Since I know Speccie readers like a bit of a shock, let me oblige: I think Chris Bowen is a top bloke. We went to university together more than two decades ago. I have known him well in recent years, like him enormously and we’ve been sparring partners on television. He’s Labor’s most compelling orator and their best writer whom I was happy to publish in these pages almost every week on the condition that he remained a backbencher, which was not for long. A man of substance, discipline and great ability with much to contribute to public life, the 40-year-old Bowen represents the future of the Labor party.
However — and this brings me back, I’m afraid, to shocking predictability: I don’t agree with this book. It is full of contradictions. He boasts that the Labor party represents true liberalism, yet in the workplace he discriminates against individuals in favour of unions, which account for only 15 per cent of the private labour force. He has the gall to call the carbon tax a ‘reform’, despite the fact it has all the hallmarks of a giant revenue grab and creeping socialism. And he proudly embraces the social progressive agenda, never mind this self-confessed atheist’s opposition to same-sex marriage.
Bowen’s criticisms of conservatism and the Liberal party are what you’d expect from an ambitious Labor frontbencher. He suggests that the ALP is far more committed to long-term reforms than the Coalition. Yet ever since Liberals first held office in 1949, they have pushed a wide range of innovative reforms: from introducing state aid to independent schools to ending the White Australia Policy to making it easier for small business, the engine of the Australian economy, to hire and fire. By contrast, Bowen’s own party has been responsible for some catastrophic errors: from Chifley’s mass nationalisation to Whitlam’s loans scandal to the shenanigans of the Rudd-Gillard years.
Far from impeding progress and harming individuals, as Bowen appears to suggest, John Howard and Peter Costello cleared up Labor’s mess and made possible economic progress on a scale not seen since the Gold Rushes. Cuts in taxes allowed individuals to decide how to spend their money, and not the state. And we passed the point that was reached in the UK under Mrs Thatcher’s government where we have more shareholders than trade union members.
None of this is to dismiss this book, which was written shortly before Labor’s defenestration in June. Bowen’s call for party reform — opening up the election of the parliamentary leader to party members as well as caucus — was prescient and will help loosen the stranglehold of factional warlords over the party. His defence of free trade and foreign investment in the spirt of Hawke and Keating is a welcome contrast to the discredited protectionism of Doug Cameron and Kim Carr. And his pronouncements on growth and opportunity sound almost Menzian.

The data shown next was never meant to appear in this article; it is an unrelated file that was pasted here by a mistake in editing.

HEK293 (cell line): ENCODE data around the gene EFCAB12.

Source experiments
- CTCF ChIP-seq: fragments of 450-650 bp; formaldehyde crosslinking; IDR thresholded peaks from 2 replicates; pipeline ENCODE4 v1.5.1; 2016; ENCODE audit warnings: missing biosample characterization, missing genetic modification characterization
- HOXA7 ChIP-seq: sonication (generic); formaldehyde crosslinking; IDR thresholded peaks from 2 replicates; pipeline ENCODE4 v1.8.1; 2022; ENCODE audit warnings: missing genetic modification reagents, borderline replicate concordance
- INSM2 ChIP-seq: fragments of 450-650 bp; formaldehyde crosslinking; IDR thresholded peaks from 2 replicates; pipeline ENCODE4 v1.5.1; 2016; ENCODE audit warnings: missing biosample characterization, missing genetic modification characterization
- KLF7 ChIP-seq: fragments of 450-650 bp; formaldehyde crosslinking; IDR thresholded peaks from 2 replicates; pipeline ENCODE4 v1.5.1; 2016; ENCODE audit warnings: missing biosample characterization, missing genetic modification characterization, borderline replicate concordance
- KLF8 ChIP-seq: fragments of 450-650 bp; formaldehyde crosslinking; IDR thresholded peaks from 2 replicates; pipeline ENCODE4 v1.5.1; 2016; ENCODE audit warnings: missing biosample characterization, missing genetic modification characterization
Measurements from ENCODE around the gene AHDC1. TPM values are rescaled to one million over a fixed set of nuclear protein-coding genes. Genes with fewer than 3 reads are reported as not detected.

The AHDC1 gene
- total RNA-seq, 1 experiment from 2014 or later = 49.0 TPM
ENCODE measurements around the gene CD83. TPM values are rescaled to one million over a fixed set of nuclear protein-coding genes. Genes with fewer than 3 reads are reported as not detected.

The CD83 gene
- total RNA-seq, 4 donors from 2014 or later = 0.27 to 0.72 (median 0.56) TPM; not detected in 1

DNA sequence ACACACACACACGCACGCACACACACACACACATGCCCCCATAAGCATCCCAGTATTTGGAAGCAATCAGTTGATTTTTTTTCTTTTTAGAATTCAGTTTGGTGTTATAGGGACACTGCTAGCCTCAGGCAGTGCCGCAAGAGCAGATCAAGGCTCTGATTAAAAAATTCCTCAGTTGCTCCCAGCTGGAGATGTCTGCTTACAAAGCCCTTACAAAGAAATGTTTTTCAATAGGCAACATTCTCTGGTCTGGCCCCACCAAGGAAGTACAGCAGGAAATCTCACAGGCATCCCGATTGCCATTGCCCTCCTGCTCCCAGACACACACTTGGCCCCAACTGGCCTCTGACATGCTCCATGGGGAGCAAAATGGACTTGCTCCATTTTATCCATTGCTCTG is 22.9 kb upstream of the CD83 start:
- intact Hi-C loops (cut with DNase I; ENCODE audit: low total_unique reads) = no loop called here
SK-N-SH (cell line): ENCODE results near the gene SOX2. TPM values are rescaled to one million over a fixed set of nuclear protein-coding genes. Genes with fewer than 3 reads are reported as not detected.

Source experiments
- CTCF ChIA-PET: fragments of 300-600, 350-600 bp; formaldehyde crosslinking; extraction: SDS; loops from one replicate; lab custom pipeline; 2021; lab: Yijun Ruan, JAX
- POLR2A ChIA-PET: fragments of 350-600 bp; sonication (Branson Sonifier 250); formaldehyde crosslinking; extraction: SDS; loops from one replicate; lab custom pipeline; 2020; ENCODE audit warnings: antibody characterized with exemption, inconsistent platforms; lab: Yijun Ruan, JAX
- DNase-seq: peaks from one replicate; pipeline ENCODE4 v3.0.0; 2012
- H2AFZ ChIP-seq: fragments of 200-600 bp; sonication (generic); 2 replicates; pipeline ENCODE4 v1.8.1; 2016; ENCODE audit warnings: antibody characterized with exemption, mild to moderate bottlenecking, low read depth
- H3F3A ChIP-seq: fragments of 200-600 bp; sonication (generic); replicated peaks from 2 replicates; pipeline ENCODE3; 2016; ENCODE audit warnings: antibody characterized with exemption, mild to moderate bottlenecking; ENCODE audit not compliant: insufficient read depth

All of which is why Bowen ought to be taken seriously as a future leader. For one thing, history is against Opposition leaders after their party has lost power: Snedden (1972-75), Whitlam (1975-77), Peacock (1983-85), Beazley (1996-01) and Nelson (2007-08). Predictions are always dangerous. But it is a fair bet that, by waiting patiently for ‘Electricity Bill’ to fall, Bowen will fill the leadership void and represent the most serious threat to Liberal hegemony.
For another thing, Chris Bowen is a byword for boring. And that’s a political compliment. Take John Howard, who won four elections on the trot. That sober, measured and prudent demeanour, coupled with those safe pair of hands, had a calming effect on his people. When contagion threatens to rob people of their savings (Asian financial crisis 1997-98, US tech wreck 2000-01), and when bombs go off in the backyard (Bali 2002, our Jakarta embassy 2005), the very last thing the nation needs is what Paul Keating promised to give the people: ‘a touch of excitement’. If boring worked for Howard, it could work for Bowen. Why would Australians, temperamentally a conservative lot, want colourful characters with delusions of grandeur when the circumstances demand a cool, calm, collected commander in chief? No, the people want boring; they want safe; they want the reliable bank manager, not the charismatic door-to-door salesman.
The irony about Bowen’s criticism of the Liberals is the extent to which he himself has sought to attract support by practising what is essentially modern-day conservatism. I am, of course, referring to his stance on border security. When he was Immigration Minister, he unashamedly embraced a robust border protection policy even as he increased refugee resettlement. Alas, he was undermined by not only the Greens on the left and Tony Abbott on the right, but also activist judges on the High Court.
Unlike many zealots in his party, but like many migrants and refugees themselves, Bowen recognises that tough border protection helps build public confidence in large-scale legal immigration, which has been an outstanding success story in postwar Australia. He ultimately failed to stop the boats, but not for want of trying. Like Howard and Philip Ruddock, he weathered at great personal cost a hysterical campaign of vitriol from those who take it upon themselves to represent the nation’s conscience.
Bowen instinctively knows that, contrary to his cynical rhetoric in this book, Australian Liberalism has always been a creed that rewards merit, encourages the individual, prizes wealth creation, protects our borders and which preserves itself by adopting an agenda of managed reform and gradual change. Oddly, this is what Bowen seems to represent. Perhaps he’s in the wrong party!
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